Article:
Fertility has been in the back of my mind since my 20s when I started considering more seriously whether or not I wanted kids. The answer to that question wasn’t an emphatic yes, but also not a clear no. I was focused on school and career, I hadn’t found the right partner, and I was very conscious of the changes and sacrifices kids can bring.
Nonetheless, this voice in the back of my mind kept nagging me: Should I be worried about my biological clock even though I wasn’t even sure I wanted kids? How much time did I have to find the right partner and make a decision? Would I regret not having kids if I biologically couldn’t? Would I be just as happy adopting? How could I know whether I’d have fertility issues beyond those associated with aging?
In my late 20s, the first sets of friends quietly and heartbreakingly struggled with fertility issues. Others decided to start trying for a baby; not wanting to get too close to “advanced maternal age” (what a terrible term!) in their 30s was often a factor. I was working long hours and had yet to meet someone I wanted to start a family with when I began hearing about egg freezing: A new procedure that allowed women to have some of their eggs retrieved and frozen, so these eggs could be used at a later point if needed. Unfortunately, the price tag of $16k in my city was too high for me, but egg freezing stayed on my radar.
In my early 30s I got married to somebody who will make an exceptional Dad. Knowing I’ll have him as my partner in crime made my decision to have kids much easier. That said, we both wanted more time with just each other and our careers before adding a tiny third. So we did the math – if we had two kids that weren’t too close together, I’d be close to 40, and my husband over 40 for the second. We also knew that one in eight women between 15 and 44 struggles to become or stay pregnant, and that sperm concentration has decreased by over 50% among Western men since the 1970s, so worrying about our fertility was very rational.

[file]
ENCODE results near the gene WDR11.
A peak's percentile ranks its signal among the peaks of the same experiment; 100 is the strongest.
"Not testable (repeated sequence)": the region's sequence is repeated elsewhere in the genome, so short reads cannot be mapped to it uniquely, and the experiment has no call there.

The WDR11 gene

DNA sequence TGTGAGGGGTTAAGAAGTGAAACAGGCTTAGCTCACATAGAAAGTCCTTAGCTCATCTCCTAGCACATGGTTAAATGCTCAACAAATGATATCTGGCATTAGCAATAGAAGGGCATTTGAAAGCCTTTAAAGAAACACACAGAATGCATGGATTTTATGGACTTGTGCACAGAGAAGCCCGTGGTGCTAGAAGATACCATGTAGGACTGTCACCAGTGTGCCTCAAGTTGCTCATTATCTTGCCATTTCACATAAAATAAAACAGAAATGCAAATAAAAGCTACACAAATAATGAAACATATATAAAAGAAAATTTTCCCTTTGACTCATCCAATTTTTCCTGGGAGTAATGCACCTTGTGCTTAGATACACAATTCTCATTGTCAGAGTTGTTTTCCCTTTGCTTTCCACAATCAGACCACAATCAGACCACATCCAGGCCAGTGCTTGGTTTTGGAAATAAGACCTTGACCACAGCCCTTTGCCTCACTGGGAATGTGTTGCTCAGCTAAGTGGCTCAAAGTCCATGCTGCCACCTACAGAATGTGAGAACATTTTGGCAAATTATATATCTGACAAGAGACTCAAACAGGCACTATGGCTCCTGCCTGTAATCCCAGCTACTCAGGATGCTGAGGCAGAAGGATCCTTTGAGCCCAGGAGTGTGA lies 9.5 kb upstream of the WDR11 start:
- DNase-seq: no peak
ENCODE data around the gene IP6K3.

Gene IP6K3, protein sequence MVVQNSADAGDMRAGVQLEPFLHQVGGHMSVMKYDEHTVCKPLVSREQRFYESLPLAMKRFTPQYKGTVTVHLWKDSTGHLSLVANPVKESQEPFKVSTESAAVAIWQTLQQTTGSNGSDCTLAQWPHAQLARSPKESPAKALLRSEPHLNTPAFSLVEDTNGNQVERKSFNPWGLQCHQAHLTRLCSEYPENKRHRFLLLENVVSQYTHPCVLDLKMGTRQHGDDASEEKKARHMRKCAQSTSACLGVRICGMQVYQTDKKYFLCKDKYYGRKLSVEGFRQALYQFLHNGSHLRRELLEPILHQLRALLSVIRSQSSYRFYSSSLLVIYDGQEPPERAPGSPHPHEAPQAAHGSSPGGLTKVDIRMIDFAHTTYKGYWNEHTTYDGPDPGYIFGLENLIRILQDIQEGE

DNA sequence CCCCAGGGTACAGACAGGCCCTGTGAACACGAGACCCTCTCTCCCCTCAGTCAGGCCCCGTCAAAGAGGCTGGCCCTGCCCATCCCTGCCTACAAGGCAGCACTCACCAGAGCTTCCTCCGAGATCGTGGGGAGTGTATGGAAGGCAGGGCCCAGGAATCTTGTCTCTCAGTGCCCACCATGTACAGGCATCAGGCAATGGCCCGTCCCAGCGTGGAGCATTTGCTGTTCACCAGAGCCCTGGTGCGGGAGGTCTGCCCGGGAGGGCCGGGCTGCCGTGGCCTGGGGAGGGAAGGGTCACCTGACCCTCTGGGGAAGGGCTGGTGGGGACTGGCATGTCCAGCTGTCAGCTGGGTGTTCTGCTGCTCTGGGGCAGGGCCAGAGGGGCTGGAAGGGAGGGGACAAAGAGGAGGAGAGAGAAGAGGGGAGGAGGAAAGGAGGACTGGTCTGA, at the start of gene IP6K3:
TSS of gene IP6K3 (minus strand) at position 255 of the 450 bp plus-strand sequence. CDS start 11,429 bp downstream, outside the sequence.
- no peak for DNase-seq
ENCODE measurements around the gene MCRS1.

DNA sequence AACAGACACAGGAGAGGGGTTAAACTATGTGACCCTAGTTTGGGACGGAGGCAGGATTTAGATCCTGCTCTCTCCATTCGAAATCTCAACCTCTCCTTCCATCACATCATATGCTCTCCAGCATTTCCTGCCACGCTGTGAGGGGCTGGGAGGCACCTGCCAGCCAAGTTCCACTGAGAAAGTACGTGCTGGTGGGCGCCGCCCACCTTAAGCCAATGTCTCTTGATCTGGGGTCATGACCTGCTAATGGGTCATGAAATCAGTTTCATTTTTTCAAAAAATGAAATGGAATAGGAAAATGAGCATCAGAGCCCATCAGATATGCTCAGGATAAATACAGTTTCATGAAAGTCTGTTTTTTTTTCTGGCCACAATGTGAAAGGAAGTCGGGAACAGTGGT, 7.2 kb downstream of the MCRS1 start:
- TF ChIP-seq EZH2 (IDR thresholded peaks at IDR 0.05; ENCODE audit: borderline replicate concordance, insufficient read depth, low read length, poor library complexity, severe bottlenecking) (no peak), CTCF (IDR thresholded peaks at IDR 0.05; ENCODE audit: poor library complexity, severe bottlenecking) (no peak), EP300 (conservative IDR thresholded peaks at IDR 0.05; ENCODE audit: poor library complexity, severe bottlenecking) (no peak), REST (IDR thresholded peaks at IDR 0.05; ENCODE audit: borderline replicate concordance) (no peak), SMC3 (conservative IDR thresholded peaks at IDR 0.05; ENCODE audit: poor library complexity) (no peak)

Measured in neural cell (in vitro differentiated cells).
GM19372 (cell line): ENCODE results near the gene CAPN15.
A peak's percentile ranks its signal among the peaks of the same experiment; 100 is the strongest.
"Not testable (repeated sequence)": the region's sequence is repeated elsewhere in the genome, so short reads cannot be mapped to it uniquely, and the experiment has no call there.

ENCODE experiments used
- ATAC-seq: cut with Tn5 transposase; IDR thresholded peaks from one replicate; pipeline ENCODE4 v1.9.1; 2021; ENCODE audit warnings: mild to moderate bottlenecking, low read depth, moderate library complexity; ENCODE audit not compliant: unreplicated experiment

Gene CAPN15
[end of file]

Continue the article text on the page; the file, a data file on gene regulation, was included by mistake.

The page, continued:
Laying out our timeline for kids was a lightbulb moment for us. We’d previously only focused on our timing for the first baby, but taking into account the timing of baby number two really changed our perspective. It was at that moment that a friend of ours returned from Spain raving about her vacation and about freezing her eggs at a clinic in Madrid. Her treatment cost her only a quarter of what she would’ve paid in the US, and she seemed to have had a uniquely empowering and positive experience in this relaxed, beautiful setting. The more we learned about her experience and about Spain as a global leader in fertility, the clearer it became to us that freezing eggs or embryos in Spain was a no-brainer in our situation.
With my friend’s help, my husband and I went on our own fertility journey to Madrid. Over the course of two weeks, we fell completely in love with Spanish food and culture. Madrid itself had so much to offer, and we were also able to explore Andalusia, Catalonia, and smaller historic towns outside of Madrid in between doctor’s appointments. My treatment progressed smoothly, though was more emotionally challenging than I’d expected: How many eggs would I be able to stimulate? What would retrieval day be like? How many eggs might fertilize successfully? My husband’s, my friends’, and my doctor’s support, as well as extensive research, helped me through periods of uncertainty and anxiety. We now have frozen embryos waiting for us that have given us peace of mind in delaying having kids a little longer, and we feel really lucky to have gone on this romantic journey together.
Ovally was born out of the desire to support other women and couples in having the best possible experience undergoing fertility treatments. We designed the Ovally experience to provide you with your own trusted adviser on your fertility journey, and to make it as easy as possible for you – logistically, physically, and emotionally. We’re excited for your adventure and hope to be a part of it!
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[…] I mentioned in my first post, there were lots of things I was worried about with egg freezing – was the procedure safe, was it […]